“I don’t have to stay in the main shopping street anymore”
My name is Geert Dumoulin, aged 55. I am married and father of 5 children. Since I had a car accident when I was 22, I spend my life in a wheelchair.
As a passionate construction worker I had never expected that there would be so many barriers: roads and boardwalks in a poor condition, lacking signage, inaccessible entrances and barely any public accessible toilets.
Visiting Bruges wasn’t easy, then. Usually, we would only walk in the main shopping street, because I didn’t want to be confronted with inaccessibility all the time. Historical buildings typically had a main entrance with steps and practically never a ramp or an alternative entrance. Shops, pubs and restaurants didn’t have an accessible toilet. And if they had it, nobody knew. I was lucky to have a partner who could assist me.
Today, the websites www.visitflanders.com/accessibility and (in Dutch) www.toevla.be provide the necessary (checked) information to help you organise a trip or holiday.
The map and brochure ‘Bruges accessible for everybody’ help so much. The itinerary leads almost seamlessly to the highlights of the city. The description of points of interest, restaurants, pubs, etc. is a must-read. Public toilets are described in a clear way, with photographs, starting from the path towards them. For accommodation, accessibility labels are used, with more information in the specific brochures from Visit Flanders.
So, when I visit Bruges now, I don’t have to stay in the main shopping street anymore!
Find out more about how Bruges is being made accessible to visitors by reading the factsheet.
Enable India, one of our Impact Transfer Program Alumni, is looking for partners in Ethiopia and Bangladesh to replicate their Enable Vaani Solution. Do you have any contacts that you can recommend?
Enable Vaani is an Interactive Voice Response (IVR) social media platform for persons with disability in rural areas. Enabling persons with disability and their communities to collaborate through mobile phones (without the need of internet). The system allows users to listen and respond to recorded voice messages from the disability community regarding education and employment opportunities, workplace solutions, enhanced life skills and more.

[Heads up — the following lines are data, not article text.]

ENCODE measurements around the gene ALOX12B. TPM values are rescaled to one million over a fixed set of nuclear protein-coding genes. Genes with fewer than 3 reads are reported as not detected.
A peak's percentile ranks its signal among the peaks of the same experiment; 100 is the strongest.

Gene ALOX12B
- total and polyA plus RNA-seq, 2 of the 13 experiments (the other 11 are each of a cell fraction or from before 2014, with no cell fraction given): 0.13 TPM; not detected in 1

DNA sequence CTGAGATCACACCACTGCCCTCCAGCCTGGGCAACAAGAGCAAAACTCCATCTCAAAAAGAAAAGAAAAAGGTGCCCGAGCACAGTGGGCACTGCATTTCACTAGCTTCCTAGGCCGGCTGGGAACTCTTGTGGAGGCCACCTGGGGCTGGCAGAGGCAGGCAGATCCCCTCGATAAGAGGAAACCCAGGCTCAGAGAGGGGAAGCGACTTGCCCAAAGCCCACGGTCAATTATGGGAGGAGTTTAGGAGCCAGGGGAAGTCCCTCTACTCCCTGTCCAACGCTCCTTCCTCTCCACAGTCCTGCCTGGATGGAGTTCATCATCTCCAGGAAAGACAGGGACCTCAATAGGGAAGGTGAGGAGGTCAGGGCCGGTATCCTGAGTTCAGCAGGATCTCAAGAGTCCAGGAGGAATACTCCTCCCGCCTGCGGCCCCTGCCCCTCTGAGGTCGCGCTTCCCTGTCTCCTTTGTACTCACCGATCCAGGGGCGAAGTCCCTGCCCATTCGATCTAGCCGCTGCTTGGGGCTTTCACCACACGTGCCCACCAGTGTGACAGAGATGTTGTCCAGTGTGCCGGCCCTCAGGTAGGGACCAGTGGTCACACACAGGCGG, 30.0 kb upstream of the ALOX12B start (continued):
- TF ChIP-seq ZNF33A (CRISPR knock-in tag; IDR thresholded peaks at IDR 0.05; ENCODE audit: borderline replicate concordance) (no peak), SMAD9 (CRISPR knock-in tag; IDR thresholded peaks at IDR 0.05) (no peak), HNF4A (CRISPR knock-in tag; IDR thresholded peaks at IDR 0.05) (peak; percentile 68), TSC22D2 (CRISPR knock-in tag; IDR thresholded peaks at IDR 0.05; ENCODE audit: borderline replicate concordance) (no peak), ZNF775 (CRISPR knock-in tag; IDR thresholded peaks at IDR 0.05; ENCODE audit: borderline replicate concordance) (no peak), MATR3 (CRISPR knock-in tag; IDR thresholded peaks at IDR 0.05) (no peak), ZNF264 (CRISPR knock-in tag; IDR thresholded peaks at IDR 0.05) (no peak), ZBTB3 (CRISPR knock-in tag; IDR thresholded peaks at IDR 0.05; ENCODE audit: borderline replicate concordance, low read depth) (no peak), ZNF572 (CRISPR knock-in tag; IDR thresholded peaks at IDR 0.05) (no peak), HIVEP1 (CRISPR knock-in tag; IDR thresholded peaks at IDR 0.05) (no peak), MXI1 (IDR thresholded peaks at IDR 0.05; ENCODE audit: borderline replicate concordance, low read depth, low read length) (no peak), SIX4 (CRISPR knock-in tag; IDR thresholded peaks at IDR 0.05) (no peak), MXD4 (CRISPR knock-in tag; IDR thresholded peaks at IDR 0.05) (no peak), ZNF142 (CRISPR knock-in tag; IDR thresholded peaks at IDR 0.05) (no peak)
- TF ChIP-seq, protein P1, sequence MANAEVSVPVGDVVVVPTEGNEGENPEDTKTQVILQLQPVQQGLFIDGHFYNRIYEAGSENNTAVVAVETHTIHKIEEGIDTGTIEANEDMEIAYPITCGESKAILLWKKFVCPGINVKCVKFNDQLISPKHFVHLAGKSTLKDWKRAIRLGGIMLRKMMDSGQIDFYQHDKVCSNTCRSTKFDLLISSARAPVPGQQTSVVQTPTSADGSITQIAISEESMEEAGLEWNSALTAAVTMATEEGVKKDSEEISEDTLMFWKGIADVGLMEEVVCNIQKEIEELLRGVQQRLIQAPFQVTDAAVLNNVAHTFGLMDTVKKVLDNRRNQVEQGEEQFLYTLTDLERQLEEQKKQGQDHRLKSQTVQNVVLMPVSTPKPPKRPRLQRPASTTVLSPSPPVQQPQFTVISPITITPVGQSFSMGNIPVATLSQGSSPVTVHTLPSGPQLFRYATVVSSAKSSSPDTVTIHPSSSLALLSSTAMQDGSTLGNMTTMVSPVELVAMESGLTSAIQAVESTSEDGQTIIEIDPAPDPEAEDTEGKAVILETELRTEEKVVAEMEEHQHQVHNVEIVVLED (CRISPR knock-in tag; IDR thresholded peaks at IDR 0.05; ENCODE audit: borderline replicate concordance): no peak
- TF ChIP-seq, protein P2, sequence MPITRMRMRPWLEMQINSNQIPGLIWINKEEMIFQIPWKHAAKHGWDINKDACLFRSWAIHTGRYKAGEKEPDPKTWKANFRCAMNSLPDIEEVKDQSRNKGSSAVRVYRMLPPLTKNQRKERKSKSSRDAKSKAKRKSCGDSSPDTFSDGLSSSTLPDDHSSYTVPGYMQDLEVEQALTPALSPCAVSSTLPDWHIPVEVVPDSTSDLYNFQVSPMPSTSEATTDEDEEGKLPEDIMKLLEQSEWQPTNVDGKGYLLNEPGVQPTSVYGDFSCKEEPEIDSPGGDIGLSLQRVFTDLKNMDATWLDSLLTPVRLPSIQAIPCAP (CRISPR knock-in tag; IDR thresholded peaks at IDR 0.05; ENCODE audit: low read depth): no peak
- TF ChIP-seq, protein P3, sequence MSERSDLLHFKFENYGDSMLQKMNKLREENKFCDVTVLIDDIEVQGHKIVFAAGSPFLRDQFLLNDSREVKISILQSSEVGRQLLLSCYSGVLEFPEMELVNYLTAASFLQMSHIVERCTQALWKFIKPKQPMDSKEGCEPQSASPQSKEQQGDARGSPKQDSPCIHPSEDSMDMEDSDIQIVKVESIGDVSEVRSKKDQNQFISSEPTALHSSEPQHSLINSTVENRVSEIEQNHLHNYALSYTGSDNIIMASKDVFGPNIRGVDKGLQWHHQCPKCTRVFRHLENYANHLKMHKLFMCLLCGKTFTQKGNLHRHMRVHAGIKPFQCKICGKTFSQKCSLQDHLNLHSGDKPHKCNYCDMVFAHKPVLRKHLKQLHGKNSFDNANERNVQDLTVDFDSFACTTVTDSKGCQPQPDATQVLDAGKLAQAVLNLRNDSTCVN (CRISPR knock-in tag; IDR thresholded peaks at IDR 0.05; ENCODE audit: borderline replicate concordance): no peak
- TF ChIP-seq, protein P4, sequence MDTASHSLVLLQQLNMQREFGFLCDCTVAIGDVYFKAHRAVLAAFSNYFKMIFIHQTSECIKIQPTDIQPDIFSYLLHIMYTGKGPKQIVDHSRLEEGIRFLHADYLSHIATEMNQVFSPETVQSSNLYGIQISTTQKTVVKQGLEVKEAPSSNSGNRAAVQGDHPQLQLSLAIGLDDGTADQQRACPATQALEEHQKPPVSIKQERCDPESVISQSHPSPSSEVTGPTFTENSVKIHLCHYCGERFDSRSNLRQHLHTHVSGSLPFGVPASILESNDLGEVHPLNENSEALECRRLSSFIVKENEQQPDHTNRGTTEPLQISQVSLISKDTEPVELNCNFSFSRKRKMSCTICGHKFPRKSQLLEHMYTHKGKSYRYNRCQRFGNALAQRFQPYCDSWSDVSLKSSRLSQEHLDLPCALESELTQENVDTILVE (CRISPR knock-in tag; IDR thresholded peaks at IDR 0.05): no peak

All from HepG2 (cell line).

Daniel Kish, a 2018 Zero Project awardee took part in a workshop in Vienna at the end of June to share his FlashSonar navigation technique which aids navigation for persons with visual impairments. The workshop was organised by Ashoka Austria, following up on their excellent work partnering with Daniel for the Zero Project Impact Transfer – A programme to find innovative disability solutions and copy them to new places around the world – which was unveiled at the 2018 Zero Project Conference.
Daniel Kish continues to make waves everywhere he goes with his energy and passion for sharing his FlashSonar technique. The technique trains persons with visual impairments to use clicking of their tongue to navigate the environment by echolocation, similar to how bats find their way in the dark.
We are very pleased to see Daniel back in Austria and wish him the best for continuing to spread the word.
Sozialhelden, in partnership with Unitymedia and Impact Hub Berlin are looking for innovative technology-based ideas and solutions that enable people with disabilities to actively participate in everyday social life. Solutions may be websites and apps, technical aids or support software.
With €20,000 prize money up for grabs and individual coaching for 3 winning teams, this is an opportunity not to be missed. Get your application in by the 19th July deadline by visiting the website.
You are interested in supporting a highly motivated team with worldwide outreach and you are ready to accept the challenges of a dynamic, fast developing project?
Then please send us your application now!
We are looking for a person, who can support us within the next 12 months starting from August 2018, and is available part time (25 to 30 hours/week). Our office is located in the First District of Vienna.
“Now I can even invite some of my friends with disabilities to the beach.”
I am Wael Galmouch, and I have always been fond of going to the beach, where my friends and I would walk around and relax. Then I had my accident. I became physically disabled, and since the beach tents that we used to go to were not accessible for people with disabilities, I had to wait for the few occasions when my friends would carry me there. But it was not the same as before, because I had to stay in one spot. I could not reach the water, and we had to cut our trip short when I needed to use the bathroom.
Things changed, however, when the Lebanese Physical Handicapped Union initiated the “Inclusive Tourism” project in Lebanon and adapted tent number 19, the dock from the parking area to the water, in addition to providing an accessible bathroom and menu. Now I am back to visiting the beach as I used to do before my accident, and I can even invite some of my friends with disabilities to join me now that it has become available for all.
Find out more about how LPHU are making tourism inclusive in Lebanon by reading the factsheet.